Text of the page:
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Soluble Urokinase Plasminogen Activator Receptor (suPAR) as an Added Predictor to Existing Preoperative Risk Assessments.

Alstrup, Morten; Meyer, Jeppe; Schultz, Martin; Rasmussen, Line Jee Hartmann; Rasmussen, Lars Simon; Køber, Lars; Forberg, Jakob Lundager; Eugen-Olsen, Jesper; Iversen, Kasper.
World J Surg; 2018 Nov 02.
Artigo em Inglês | MEDLINE | ID: mdl-30390135

BACKGROUND:

Risk assessment strategies, such as using the American Society of Anesthesiologists (ASA) physical status classification, attempt to identify surgical high-risk patients. Soluble urokinase plasminogen activator receptor (suPAR) is a biomarker reflecting overall systemic inflammation and immune activation, and it could potentially improve the identification of high-risk surgical patients.

METHODS:

We included patients acutely admitted to the emergency department who subsequently underwent surgery within 90 days of admission. Patients were stratified into low-risk or high-risk groups, according to ASA classification (ASAlow: ASA I-II; ASAhigh: ASA III-VI) and suPAR level, measured at admission (suPARhigh above and suPARlow below 5.5 ng/ml), respectively. Pre-specified complications were identified in national registries and electronic medical records. The association between ASA classification, suPAR level, CRP and the rate of postoperative complications was analyzed with logistic regression and Cox regression analyses, estimating odds ratios and hazard ratios (HRs).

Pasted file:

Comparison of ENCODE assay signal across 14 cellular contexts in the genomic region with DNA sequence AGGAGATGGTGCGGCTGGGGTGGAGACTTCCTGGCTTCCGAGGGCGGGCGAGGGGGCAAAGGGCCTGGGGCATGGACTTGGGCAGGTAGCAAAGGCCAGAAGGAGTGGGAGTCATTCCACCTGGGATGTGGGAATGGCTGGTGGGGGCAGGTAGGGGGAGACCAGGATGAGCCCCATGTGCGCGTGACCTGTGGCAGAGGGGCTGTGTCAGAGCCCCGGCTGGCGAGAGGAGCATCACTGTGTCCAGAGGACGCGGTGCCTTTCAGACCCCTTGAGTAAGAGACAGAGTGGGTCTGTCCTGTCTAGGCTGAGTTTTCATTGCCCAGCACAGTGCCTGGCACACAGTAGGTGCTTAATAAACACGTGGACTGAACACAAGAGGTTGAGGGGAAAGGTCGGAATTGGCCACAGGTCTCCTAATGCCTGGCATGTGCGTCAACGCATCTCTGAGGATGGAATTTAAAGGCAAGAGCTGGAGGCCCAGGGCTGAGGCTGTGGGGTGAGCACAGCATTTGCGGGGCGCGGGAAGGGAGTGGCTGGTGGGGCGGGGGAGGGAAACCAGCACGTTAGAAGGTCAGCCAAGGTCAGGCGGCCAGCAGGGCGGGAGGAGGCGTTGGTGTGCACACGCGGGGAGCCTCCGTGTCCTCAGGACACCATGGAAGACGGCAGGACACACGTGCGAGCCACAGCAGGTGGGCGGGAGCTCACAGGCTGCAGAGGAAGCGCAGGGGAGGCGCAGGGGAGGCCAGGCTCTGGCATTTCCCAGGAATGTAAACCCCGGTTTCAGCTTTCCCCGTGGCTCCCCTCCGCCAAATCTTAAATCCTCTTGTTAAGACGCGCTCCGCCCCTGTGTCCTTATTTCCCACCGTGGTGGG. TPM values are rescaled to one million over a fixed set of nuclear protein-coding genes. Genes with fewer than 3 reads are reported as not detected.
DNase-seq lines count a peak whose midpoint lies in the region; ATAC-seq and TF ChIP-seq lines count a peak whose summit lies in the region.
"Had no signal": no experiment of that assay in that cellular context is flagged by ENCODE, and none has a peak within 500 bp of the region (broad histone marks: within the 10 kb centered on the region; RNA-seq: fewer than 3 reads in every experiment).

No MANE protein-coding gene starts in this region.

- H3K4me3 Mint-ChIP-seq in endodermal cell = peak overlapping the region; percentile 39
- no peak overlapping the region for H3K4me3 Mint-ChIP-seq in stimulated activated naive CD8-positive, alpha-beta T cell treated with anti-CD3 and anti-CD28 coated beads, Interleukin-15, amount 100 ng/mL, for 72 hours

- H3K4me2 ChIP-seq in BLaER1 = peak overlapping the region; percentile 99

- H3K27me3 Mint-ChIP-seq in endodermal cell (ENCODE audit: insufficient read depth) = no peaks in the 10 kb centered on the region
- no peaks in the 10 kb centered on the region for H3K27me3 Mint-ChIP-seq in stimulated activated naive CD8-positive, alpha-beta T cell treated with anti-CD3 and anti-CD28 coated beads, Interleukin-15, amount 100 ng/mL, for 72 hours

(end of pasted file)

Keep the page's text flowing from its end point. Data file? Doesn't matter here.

RESULTS:

During 90-day follow-up from surgery, 31 (7.0%) patients died and 158 (35.6%) patients had postoperative complications. After adjusting for age, sex, and ASA classification, the HR for 90-day postoperative mortality was 2.5 (95% CI 1.6-4.0) for every doubling of suPAR level. suPAR was significantly better than CRP at predicting mortality and all complications (P = 0.0036 and P = 0.0041, respectively). Combining ASA classification and suPAR level significantly improved prediction of mortality and the occurrence of a postoperative complication within 90 days after surgery (P < 0.0001).

CONCLUSION:

Measuring suPAR levels in acutely admitted patients may aid in identifying high-risk patients and improve prediction of postoperative complications.
Selo DaSilva